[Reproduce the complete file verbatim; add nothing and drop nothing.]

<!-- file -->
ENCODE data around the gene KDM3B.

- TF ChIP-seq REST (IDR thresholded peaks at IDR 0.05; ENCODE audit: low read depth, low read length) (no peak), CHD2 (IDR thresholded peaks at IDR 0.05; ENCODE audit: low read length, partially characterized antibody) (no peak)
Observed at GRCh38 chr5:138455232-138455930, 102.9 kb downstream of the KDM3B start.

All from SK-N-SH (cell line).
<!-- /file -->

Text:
ENCODE data around the gene KDM3B.

- TF ChIP-seq REST (IDR thresholded peaks at IDR 0.05; ENCODE audit: low read depth, low read length) (no peak), CHD2 (IDR thresholded peaks at IDR 0.05; ENCODE audit: low read length, partially characterized antibody) (no peak)
Observed at GRCh38 chr5:138455232-138455930, 102.9 kb downstream of the KDM3B start.

All from SK-N-SH (cell line).